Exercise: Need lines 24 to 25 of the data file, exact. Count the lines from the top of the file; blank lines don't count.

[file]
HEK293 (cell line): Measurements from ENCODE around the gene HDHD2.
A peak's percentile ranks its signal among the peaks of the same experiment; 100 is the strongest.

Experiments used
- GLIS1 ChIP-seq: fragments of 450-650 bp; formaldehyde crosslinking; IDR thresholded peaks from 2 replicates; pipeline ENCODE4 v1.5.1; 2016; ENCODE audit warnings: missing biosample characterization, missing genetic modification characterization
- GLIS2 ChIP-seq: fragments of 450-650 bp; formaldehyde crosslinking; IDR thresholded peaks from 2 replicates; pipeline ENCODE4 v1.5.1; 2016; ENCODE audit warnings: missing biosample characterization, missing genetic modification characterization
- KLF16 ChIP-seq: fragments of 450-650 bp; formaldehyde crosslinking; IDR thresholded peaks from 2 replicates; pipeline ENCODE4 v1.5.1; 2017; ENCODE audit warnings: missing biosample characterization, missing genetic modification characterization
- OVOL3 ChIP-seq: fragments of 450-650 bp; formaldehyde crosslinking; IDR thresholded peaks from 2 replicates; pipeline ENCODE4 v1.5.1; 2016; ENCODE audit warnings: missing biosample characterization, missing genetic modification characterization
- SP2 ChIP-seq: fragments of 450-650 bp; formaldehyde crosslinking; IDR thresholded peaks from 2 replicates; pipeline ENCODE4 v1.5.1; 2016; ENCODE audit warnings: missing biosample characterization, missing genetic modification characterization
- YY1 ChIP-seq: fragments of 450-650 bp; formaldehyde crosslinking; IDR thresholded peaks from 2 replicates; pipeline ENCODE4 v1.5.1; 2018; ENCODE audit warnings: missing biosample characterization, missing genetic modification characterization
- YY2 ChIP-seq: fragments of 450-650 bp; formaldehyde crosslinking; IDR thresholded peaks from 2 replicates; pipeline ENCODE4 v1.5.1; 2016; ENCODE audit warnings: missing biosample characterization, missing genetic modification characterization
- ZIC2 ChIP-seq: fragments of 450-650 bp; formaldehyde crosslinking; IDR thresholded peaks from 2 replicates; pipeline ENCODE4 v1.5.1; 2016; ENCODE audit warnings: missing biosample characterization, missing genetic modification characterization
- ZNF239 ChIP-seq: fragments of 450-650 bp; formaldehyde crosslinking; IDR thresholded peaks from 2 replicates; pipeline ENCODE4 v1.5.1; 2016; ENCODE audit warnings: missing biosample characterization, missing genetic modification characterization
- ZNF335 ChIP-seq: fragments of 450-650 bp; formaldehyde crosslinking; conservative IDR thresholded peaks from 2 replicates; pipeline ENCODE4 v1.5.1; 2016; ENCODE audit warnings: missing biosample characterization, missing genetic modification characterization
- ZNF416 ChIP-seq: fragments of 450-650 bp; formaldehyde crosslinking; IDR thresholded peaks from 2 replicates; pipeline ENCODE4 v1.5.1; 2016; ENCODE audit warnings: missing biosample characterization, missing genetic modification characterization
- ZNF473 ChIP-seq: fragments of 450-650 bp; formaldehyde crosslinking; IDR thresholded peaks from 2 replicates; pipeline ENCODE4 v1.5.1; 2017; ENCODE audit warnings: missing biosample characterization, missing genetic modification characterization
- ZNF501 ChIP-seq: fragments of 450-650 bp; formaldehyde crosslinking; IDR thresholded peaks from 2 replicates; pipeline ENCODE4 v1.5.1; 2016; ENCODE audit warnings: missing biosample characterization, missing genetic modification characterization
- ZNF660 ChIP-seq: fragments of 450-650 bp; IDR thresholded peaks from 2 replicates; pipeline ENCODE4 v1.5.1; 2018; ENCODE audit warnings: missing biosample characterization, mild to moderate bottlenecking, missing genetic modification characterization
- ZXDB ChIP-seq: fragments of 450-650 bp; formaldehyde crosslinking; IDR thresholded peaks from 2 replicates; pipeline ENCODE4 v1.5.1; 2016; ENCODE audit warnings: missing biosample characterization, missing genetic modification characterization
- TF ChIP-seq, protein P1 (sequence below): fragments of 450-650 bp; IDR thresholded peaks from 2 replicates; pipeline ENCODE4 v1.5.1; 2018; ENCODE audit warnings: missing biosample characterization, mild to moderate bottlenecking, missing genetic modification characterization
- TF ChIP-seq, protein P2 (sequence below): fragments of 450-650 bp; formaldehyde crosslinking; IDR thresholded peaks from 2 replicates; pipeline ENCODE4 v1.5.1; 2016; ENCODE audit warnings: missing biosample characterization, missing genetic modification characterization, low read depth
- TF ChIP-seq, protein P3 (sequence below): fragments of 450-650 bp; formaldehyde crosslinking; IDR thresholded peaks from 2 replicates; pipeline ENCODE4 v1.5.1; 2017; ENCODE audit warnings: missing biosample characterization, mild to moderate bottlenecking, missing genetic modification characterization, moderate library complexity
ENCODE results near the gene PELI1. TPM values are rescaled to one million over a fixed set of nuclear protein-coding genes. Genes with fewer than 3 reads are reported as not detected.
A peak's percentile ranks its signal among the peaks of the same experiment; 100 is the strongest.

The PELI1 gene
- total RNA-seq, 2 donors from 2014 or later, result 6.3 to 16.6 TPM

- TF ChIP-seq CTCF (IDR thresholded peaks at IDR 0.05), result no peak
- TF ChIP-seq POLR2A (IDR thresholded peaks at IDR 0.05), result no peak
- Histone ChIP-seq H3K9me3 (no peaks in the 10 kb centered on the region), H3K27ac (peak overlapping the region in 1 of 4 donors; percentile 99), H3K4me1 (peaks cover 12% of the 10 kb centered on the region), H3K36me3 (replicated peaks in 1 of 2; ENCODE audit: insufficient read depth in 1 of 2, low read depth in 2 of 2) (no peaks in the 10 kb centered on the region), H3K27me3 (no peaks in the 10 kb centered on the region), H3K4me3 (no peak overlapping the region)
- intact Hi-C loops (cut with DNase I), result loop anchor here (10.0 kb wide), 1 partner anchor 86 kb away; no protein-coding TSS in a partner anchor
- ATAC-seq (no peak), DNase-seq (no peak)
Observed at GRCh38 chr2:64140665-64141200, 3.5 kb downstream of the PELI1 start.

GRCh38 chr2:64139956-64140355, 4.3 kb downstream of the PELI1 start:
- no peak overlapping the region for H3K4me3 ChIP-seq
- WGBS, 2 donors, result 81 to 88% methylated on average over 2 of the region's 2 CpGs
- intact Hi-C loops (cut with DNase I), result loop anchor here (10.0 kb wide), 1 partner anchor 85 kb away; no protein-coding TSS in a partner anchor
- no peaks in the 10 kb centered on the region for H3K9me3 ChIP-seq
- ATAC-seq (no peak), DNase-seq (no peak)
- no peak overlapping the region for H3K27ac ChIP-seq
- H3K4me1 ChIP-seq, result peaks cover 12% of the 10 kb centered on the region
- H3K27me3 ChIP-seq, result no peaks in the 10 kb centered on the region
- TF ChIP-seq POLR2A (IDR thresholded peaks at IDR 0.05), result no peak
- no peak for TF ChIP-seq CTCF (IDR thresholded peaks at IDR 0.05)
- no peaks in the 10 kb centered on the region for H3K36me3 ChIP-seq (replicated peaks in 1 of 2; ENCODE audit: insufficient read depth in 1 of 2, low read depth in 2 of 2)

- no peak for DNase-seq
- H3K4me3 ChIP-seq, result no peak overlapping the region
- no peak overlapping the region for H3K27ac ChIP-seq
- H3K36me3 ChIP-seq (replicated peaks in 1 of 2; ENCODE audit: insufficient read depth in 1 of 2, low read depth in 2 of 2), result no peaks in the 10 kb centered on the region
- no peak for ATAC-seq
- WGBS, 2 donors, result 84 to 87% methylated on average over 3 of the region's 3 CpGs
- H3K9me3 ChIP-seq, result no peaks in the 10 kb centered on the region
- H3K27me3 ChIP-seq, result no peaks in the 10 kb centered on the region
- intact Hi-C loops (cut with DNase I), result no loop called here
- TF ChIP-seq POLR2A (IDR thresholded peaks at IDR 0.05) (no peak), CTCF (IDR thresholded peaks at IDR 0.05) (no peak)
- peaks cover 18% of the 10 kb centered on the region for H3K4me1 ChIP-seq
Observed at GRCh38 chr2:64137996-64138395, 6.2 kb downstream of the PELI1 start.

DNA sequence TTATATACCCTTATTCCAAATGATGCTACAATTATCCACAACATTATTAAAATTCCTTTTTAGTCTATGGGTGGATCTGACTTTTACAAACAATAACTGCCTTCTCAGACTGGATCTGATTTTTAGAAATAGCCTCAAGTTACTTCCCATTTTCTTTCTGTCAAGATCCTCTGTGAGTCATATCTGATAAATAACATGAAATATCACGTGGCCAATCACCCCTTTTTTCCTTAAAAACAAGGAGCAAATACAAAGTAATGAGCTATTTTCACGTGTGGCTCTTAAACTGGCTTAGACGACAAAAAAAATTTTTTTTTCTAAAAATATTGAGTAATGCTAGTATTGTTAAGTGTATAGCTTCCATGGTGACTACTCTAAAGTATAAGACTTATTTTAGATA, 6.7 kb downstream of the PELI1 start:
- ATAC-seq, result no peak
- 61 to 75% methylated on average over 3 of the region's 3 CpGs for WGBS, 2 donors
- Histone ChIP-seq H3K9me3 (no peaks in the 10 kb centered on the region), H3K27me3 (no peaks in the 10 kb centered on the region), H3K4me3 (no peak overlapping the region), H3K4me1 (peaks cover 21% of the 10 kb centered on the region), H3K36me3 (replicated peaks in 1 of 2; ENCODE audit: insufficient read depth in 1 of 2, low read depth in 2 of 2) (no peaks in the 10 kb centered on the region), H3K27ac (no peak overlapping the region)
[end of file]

The PELI1 gene
- total RNA-seq, 2 donors from 2014 or later, result 6.3 to 16.6 TPM